House Plans and Floor Plans

Shopping for a new home might qualify as one of the most exciting parts of adulthood, especially if you’ve purchased a lot or raw land and get to build your own home.

You can create the home of your dreams. You need the right house plan to make it your dream home. Few people can afford to hire an architect to design a home from scratch, but finding ready-made plans can prove pretty easy. A multitude of books and websites exist with purchasable plans. Knowing what to look for makes it easier.

Before you look at house plans, think about the home designs you like. Are you a fan of two-story homes? What about ranch style layouts? Would you prefer something unusual like a stilt house? Stilt homes actually make perfect sense if you build it at the seashore, lake or river. Think about what you like before diving into house plans and floor plans.

What Makes a Good Floor Plan

The best floor plans offer what architects refer to as efficient circulation. That means easy movement within and between rooms. How you layout the furniture, to some extent, decides the circulation of a furnished room. An empty room or envisioned one, as you see on a plan, draws its circulation from doors and their placement. It also includes the way each room connects to others. For example, an open, ranch style home with large rooms that open onto one another would be said to have good circulation.

To envision the circulation based upon plans, imagine yourself walking through the plan. Start in the foyer and traverse to the kitchen, the bedrooms and the bathrooms. Picture yourself opening each door on the plan. Imagine opening the closets and pantry, too.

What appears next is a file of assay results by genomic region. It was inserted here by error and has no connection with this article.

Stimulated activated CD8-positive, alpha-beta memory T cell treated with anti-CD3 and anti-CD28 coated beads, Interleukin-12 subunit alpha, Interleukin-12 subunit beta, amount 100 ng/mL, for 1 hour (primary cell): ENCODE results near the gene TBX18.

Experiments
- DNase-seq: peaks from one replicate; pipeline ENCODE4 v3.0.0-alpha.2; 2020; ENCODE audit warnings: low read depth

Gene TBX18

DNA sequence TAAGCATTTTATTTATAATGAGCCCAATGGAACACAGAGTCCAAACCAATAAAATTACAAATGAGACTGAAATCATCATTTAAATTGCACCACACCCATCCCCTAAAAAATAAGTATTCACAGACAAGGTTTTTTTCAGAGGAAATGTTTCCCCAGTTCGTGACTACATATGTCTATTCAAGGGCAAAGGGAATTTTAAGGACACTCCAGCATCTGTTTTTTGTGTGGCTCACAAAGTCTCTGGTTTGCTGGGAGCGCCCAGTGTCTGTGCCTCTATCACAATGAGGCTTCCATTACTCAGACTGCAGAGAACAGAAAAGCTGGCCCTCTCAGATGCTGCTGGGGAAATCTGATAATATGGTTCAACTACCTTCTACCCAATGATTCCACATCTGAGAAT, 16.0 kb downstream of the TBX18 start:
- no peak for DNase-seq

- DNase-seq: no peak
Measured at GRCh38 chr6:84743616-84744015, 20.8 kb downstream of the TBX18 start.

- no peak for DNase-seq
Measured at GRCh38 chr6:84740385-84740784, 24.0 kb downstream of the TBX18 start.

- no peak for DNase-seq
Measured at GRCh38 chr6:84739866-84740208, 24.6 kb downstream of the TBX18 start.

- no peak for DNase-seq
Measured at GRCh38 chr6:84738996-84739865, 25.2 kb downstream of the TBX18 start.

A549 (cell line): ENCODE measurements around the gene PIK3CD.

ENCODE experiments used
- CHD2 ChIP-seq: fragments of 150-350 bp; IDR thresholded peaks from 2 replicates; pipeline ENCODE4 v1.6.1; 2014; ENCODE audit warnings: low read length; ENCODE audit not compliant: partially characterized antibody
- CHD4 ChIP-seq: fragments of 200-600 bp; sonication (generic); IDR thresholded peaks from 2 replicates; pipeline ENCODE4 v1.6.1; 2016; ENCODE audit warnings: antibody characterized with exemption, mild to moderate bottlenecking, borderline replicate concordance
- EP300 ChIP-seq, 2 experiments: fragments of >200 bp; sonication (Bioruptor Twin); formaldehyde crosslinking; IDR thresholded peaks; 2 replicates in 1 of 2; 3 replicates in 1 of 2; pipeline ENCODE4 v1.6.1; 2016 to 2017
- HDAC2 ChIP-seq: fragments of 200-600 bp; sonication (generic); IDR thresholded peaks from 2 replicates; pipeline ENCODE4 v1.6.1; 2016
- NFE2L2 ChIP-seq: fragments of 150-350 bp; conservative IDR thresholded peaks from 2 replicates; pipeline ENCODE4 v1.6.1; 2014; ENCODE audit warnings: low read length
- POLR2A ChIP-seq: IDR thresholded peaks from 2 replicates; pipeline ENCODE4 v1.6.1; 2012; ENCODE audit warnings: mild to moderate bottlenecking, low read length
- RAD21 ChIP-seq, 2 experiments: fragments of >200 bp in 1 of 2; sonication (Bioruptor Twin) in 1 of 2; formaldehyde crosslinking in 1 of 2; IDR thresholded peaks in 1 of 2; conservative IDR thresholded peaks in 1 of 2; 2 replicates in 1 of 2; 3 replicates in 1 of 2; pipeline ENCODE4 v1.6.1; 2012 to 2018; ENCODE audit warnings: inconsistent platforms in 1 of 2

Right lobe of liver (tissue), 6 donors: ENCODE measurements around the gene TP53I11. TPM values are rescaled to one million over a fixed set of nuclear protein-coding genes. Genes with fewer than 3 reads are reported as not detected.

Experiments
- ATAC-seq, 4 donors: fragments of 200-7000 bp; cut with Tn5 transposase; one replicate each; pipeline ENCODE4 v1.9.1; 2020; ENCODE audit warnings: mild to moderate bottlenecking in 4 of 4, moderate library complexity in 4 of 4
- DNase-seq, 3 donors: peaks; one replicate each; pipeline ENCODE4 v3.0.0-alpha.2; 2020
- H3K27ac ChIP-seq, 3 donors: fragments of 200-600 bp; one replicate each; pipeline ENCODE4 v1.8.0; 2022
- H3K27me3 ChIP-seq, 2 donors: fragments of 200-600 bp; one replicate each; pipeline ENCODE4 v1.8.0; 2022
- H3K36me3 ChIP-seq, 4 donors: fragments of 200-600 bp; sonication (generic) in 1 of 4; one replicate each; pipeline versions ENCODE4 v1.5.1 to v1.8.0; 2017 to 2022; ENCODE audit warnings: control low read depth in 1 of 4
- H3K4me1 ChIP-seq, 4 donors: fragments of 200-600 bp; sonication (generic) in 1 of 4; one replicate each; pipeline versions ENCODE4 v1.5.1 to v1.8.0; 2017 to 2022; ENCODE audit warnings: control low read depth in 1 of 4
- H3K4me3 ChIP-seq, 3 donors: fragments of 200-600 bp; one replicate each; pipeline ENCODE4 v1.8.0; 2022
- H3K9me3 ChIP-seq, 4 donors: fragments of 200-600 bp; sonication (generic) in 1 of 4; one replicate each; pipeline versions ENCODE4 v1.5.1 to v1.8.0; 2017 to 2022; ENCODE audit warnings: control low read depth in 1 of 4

You don’t just need flow. You need storage to make the home work. Imagine yourself traversing the home again, this time from the garage returning home with groceries or a large purchase. Park your car, unload inside the garage and travel inside via the mud room into its kitchen. Check the measurements on the plan. Will it provide enough storage? How easily can you move a large purchase, like a Christmas tree, into the home.

Check the plan’s placement of closets, pantry, linen closet and wardrobes. Will the bathroom, each bedroom and the kitchen have adequate storage?

With respect to living and sleeping areas especially, does the plan have a large enough space for the function? Each plan contains measurements of the rooms. Compare these to the measurements of your current living space to determine compatibility.

Natural light helps save on electric bills and makes a room seem larger. Look for adequate natural light in each room. Ideally, a room has windows on at least two walls. Measure your current windows and use as a comparison to the windows denoted in the plan.

Look for patios or porches large enough to accommodate dining or sitting Consider how they connect to the yard. Imagine them in relationship to your lot or parcel of land.

House Plan Mistakes to Avoid